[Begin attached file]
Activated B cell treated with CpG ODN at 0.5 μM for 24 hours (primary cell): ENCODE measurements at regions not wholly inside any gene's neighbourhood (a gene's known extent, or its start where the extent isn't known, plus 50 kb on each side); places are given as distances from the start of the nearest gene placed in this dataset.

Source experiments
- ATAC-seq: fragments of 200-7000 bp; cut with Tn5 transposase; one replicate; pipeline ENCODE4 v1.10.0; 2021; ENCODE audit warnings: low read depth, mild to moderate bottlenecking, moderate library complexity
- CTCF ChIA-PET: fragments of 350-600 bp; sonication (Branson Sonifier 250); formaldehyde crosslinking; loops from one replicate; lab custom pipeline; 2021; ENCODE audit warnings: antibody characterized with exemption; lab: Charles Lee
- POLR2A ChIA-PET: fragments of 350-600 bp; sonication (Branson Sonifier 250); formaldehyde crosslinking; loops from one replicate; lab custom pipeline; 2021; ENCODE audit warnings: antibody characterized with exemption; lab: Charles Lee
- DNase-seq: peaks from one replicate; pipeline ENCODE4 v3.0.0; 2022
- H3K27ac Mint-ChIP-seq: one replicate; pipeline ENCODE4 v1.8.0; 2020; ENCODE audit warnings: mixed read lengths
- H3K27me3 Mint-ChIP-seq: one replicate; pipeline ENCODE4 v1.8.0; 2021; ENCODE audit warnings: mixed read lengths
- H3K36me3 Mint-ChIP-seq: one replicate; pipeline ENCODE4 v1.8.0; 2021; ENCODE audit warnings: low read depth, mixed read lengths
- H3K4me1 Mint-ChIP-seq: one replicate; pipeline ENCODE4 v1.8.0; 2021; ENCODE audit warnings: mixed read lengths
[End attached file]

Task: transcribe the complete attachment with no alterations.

Activated B cell treated with CpG ODN at 0.5 μM for 24 hours (primary cell): ENCODE measurements at regions not wholly inside any gene's neighbourhood (a gene's known extent, or its start where the extent isn't known, plus 50 kb on each side); places are given as distances from the start of the nearest gene placed in this dataset.

Source experiments
- ATAC-seq: fragments of 200-7000 bp; cut with Tn5 transposase; one replicate; pipeline ENCODE4 v1.10.0; 2021; ENCODE audit warnings: low read depth, mild to moderate bottlenecking, moderate library complexity
- CTCF ChIA-PET: fragments of 350-600 bp; sonication (Branson Sonifier 250); formaldehyde crosslinking; loops from one replicate; lab custom pipeline; 2021; ENCODE audit warnings: antibody characterized with exemption; lab: Charles Lee
- POLR2A ChIA-PET: fragments of 350-600 bp; sonication (Branson Sonifier 250); formaldehyde crosslinking; loops from one replicate; lab custom pipeline; 2021; ENCODE audit warnings: antibody characterized with exemption; lab: Charles Lee
- DNase-seq: peaks from one replicate; pipeline ENCODE4 v3.0.0; 2022
- H3K27ac Mint-ChIP-seq: one replicate; pipeline ENCODE4 v1.8.0; 2020; ENCODE audit warnings: mixed read lengths
- H3K27me3 Mint-ChIP-seq: one replicate; pipeline ENCODE4 v1.8.0; 2021; ENCODE audit warnings: mixed read lengths
- H3K36me3 Mint-ChIP-seq: one replicate; pipeline ENCODE4 v1.8.0; 2021; ENCODE audit warnings: low read depth, mixed read lengths
- H3K4me1 Mint-ChIP-seq: one replicate; pipeline ENCODE4 v1.8.0; 2021; ENCODE audit warnings: mixed read lengths